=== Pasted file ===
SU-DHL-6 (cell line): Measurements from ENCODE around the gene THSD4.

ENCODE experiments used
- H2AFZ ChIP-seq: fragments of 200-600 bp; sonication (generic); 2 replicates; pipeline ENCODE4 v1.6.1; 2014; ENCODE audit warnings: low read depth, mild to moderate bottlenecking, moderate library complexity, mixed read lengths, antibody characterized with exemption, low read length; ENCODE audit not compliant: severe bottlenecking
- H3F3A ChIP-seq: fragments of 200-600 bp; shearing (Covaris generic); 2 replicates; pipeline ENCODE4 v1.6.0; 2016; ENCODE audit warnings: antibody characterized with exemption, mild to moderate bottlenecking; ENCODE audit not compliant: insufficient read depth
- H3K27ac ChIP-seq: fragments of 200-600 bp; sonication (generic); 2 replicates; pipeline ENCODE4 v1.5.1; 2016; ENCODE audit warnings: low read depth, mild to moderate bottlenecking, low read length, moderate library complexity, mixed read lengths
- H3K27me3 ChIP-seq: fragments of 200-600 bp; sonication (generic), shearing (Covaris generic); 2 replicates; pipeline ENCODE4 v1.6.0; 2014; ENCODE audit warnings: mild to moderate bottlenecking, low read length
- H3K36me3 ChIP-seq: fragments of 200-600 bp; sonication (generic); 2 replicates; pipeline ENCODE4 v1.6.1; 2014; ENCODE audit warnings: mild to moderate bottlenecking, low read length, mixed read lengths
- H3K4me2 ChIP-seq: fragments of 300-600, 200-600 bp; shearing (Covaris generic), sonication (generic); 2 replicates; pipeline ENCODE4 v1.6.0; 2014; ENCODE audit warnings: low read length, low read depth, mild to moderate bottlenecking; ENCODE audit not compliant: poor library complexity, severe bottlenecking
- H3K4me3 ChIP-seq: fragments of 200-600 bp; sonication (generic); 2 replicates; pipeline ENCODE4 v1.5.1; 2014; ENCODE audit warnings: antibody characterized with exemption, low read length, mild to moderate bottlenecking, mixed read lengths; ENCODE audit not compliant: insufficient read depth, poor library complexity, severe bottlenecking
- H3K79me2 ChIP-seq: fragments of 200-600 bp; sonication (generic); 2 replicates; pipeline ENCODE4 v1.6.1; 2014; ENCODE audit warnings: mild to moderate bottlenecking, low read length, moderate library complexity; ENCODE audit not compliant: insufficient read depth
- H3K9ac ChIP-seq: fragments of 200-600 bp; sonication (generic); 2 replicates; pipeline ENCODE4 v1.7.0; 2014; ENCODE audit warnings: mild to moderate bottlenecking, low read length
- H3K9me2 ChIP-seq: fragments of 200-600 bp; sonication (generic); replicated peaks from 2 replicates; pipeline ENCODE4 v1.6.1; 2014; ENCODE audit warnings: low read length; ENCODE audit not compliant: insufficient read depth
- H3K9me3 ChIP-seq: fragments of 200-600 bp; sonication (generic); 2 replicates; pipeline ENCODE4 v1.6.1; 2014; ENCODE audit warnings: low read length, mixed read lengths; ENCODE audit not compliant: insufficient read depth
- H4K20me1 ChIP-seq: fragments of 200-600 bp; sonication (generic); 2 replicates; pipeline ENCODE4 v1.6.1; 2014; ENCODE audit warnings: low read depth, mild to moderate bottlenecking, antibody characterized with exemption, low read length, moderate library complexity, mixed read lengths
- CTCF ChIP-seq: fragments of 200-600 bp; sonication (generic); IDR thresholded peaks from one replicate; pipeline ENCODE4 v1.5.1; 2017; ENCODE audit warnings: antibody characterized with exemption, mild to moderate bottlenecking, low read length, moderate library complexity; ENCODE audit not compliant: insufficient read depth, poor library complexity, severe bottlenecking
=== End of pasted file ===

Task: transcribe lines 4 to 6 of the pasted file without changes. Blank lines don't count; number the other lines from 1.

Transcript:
- H3F3A ChIP-seq: fragments of 200-600 bp; shearing (Covaris generic); 2 replicates; pipeline ENCODE4 v1.6.0; 2016; ENCODE audit warnings: antibody characterized with exemption, mild to moderate bottlenecking; ENCODE audit not compliant: insufficient read depth
- H3K27ac ChIP-seq: fragments of 200-600 bp; sonication (generic); 2 replicates; pipeline ENCODE4 v1.5.1; 2016; ENCODE audit warnings: low read depth, mild to moderate bottlenecking, low read length, moderate library complexity, mixed read lengths
- H3K27me3 ChIP-seq: fragments of 200-600 bp; sonication (generic), shearing (Covaris generic); 2 replicates; pipeline ENCODE4 v1.6.0; 2014; ENCODE audit warnings: mild to moderate bottlenecking, low read length